This sibling rivalry never gets old. Not for Venus and Serena Williams, not for a generation of players who have drawn inspiration from their resolve and their skill, and not for fans who consider each occasion as increasingly precious as the two women move deeper into their 30s.
As Serena recalled earlier this year, the Compton-raised sisters first competed against each other in a junior tournament when Serena was 8 and Venus was 10. Serena was so upset over losing that Venus gave her the winner’s trophy as consolation. Their initial meeting as professionals occurred in 1998 in the second round of the Australian Open, and Venus won again.
“I think that part is really remarkable. I never would have thought that we would still be playing professional,” Serena said.
Serena eventually took the upper hand in head-to-head wins (17-12) and Grand Slam titles (23-7) but their next matchup promises to be as intriguing as any they’ve had. “We make each other better,” Serena said. “We bring out the best when we play each other.”
When they meet Friday it will be in the third round of the U.S. Open, not the final. And Serena, still regaining her form after giving birth to daughter Alexis Olympia last Sept. 1, is seeded 17th here and ranks 26th in the world, far from the top spot she has occupied for 319 weeks of her career. But Serena’s steady serve, 30 winners and sharp performance in a 6-2, 6-2 rout of Carina Witthoeft on Wednesday under the lights at Arthur Ashe Stadium suggested she’s getting closer to achieving consistent excellence. Venus, who held off Camila Giorgi 6-4, 7-5 a few hours earlier, again showed she has conceded little to age at 38.
Altogether, the timing is right for another classic.
“I know when I play her I have to play some of my best tennis. She does too,” Serena said. “It propels us to continue to play that way for the tournament. It sets a tone for us.”
They last faced each other in March at Indian Wells, also in the third round. It was Serena’s first tournament after taking maternity leave and she was rusty; Venus prevailed, 6-3, 6-4. Their most recent meeting in a Grand Slam tournament was in the 2017 Australian Open final, which Serena — then a few weeks’ pregnant — won 6-4, 6-4. Venus joked Wednesday that Serena had enjoyed an unfair edge there because it was two — Serena and her baby — against one. “Seeing that I don’t have that advantage this time it’s going to be hard for me,” Serena said. “It’s obviously going to be a tough match.”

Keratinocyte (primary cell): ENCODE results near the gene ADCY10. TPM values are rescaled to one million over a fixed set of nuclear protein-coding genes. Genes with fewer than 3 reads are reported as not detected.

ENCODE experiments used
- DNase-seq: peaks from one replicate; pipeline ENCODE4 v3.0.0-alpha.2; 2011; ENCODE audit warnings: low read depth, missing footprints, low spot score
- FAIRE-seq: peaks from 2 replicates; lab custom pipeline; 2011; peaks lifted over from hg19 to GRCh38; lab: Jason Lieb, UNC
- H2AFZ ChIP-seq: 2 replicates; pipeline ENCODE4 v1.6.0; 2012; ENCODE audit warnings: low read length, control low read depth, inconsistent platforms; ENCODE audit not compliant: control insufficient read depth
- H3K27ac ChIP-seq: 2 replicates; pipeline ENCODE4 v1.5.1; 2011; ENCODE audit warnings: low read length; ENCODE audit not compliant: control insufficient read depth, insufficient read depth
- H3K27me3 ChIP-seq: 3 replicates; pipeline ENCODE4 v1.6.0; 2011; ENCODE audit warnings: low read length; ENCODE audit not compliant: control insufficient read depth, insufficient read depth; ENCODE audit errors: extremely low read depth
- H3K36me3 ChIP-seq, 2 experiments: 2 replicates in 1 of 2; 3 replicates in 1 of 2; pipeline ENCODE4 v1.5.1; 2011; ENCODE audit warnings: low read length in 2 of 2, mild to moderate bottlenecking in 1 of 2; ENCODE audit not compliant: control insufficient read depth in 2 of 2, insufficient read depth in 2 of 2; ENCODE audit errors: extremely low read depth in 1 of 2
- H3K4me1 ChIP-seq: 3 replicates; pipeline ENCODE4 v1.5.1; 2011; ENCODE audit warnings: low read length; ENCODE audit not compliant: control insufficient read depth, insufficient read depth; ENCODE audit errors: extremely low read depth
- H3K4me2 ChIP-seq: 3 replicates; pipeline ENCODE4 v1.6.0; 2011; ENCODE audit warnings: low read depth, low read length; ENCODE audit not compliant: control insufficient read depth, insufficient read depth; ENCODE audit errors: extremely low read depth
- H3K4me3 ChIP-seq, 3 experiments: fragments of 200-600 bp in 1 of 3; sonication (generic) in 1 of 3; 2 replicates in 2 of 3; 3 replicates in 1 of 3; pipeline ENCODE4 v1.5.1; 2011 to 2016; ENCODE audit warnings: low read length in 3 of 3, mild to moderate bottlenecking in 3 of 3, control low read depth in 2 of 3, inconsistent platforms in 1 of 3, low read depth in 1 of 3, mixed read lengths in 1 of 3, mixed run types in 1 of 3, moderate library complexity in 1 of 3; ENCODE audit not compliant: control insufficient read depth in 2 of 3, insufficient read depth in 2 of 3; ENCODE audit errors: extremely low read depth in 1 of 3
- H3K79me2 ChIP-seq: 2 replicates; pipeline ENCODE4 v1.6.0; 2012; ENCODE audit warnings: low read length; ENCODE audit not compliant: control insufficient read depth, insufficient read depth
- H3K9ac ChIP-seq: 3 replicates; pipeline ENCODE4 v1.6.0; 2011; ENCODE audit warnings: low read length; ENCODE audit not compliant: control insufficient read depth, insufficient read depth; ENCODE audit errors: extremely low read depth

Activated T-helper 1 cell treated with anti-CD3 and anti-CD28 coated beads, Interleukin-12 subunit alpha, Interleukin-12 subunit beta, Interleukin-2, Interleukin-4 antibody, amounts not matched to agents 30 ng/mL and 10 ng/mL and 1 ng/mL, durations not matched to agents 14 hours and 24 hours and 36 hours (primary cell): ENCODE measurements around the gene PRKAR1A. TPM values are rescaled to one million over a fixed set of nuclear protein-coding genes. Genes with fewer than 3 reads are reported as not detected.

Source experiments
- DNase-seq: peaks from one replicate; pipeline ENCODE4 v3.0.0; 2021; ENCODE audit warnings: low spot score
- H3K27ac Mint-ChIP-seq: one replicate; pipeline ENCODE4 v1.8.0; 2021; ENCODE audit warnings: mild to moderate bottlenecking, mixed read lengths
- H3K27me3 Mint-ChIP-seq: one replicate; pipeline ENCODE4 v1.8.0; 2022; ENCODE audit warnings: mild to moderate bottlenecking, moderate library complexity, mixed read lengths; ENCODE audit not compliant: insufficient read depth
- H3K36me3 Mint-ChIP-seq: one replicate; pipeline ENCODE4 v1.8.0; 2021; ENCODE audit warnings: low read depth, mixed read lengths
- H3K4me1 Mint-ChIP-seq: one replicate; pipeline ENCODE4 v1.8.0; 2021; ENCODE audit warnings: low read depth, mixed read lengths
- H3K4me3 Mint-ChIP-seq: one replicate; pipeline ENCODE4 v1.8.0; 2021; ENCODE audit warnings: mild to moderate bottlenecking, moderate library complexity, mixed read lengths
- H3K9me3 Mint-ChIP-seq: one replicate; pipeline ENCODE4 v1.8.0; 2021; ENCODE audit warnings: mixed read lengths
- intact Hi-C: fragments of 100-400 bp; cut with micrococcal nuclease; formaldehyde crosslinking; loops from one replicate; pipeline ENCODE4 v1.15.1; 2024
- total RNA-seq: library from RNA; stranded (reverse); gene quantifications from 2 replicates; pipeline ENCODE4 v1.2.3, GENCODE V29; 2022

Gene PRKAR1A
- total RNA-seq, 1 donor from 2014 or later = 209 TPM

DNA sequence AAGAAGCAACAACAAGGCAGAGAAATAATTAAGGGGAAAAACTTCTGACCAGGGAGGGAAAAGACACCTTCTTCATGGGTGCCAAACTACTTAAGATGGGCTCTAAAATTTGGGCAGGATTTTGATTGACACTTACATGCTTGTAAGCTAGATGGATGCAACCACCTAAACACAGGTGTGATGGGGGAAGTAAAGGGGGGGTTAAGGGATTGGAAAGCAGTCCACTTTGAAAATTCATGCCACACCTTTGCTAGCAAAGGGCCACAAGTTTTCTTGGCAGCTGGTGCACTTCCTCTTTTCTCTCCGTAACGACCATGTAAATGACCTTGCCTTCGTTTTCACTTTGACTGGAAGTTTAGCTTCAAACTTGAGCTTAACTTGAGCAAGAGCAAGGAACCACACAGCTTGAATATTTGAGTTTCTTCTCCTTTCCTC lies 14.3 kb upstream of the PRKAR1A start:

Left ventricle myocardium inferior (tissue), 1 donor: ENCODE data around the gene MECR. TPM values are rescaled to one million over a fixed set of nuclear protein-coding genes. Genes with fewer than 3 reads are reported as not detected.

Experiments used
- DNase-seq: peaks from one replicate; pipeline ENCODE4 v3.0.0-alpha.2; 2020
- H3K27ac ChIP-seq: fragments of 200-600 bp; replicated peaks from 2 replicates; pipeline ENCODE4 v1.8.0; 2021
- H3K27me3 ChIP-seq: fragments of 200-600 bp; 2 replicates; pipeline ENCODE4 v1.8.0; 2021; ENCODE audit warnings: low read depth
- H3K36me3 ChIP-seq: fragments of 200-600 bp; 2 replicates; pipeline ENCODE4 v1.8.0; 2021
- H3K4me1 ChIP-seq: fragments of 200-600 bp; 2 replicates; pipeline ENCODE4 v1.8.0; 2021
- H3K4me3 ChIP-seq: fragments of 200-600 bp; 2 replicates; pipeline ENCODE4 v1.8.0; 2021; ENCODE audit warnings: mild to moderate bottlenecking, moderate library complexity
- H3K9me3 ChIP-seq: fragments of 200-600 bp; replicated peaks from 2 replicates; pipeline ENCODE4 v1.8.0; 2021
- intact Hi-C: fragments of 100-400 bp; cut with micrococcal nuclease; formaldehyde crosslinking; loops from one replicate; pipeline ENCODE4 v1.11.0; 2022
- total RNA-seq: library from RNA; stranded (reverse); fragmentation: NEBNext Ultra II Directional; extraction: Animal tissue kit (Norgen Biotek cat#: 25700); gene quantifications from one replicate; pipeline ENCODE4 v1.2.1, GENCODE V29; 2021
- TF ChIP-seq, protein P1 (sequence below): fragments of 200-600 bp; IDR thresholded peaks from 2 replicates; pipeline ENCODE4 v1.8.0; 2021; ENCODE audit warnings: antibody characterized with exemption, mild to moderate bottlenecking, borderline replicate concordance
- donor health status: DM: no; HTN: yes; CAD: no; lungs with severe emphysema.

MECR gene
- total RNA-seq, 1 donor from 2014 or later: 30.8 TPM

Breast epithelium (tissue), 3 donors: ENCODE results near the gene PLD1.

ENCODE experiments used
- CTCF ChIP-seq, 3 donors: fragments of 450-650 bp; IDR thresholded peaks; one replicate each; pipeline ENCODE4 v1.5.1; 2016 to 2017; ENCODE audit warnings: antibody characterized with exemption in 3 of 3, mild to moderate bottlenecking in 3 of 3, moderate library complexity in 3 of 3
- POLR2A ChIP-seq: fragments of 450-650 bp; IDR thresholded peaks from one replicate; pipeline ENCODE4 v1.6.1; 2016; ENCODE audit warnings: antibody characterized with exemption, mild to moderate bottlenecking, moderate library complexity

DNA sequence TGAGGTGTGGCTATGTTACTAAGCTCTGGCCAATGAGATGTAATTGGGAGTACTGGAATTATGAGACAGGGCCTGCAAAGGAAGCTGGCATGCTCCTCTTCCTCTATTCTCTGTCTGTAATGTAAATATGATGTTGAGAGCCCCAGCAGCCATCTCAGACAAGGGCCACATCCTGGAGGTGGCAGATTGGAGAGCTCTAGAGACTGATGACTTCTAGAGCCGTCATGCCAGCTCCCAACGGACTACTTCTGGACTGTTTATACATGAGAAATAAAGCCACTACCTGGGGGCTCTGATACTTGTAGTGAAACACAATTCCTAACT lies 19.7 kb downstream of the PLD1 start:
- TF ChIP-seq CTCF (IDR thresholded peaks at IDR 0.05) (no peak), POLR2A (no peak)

Venus, usually guarded about her emotions, brushed off questions about what she thinks when she plays her sister. “It’s early in the tournament so both of us are going to be looking forward to continuing to play better,” she said. “It’s definitely a tough draw.”
Serena, more open than Venus about her feelings and experiences — she admitted to having “severe mom brain” when she couldn’t think of a word in responding to a question — freely acknowledged she’s conflicted when she plays Venus. “I never root against her, no matter what. So I think that's the toughest part for me, when you always want someone to win, to have to beat them,” Serena said. “I know the same thing is for her.”
Their rivals plan to watch this renewal of their sibling rivalry. “It's always big clash of two legends. I have lots of respect for both of them,” said No. 7 seed Elina Svitolina of Ukraine, a 6-2, 6-3 winner over Tatjana Maria earlier Wednesday. “What they do in their career and they come back, Serena after having a child and Venus, playing for so many years in such a high level, it's very rare that you can see that in sports. That’s why I'm very lucky to play in the same time as they are.”
Male players share that admiration. “They inspire me, in a way. They are great athletes and they achieve so much in tennis,” said No. 15 men’s seed Stefanos Tsitsipas of Greece. “I'll have to respect them because what they have done, both of them in tennis, is simply amazing.”
And they’re not done yet.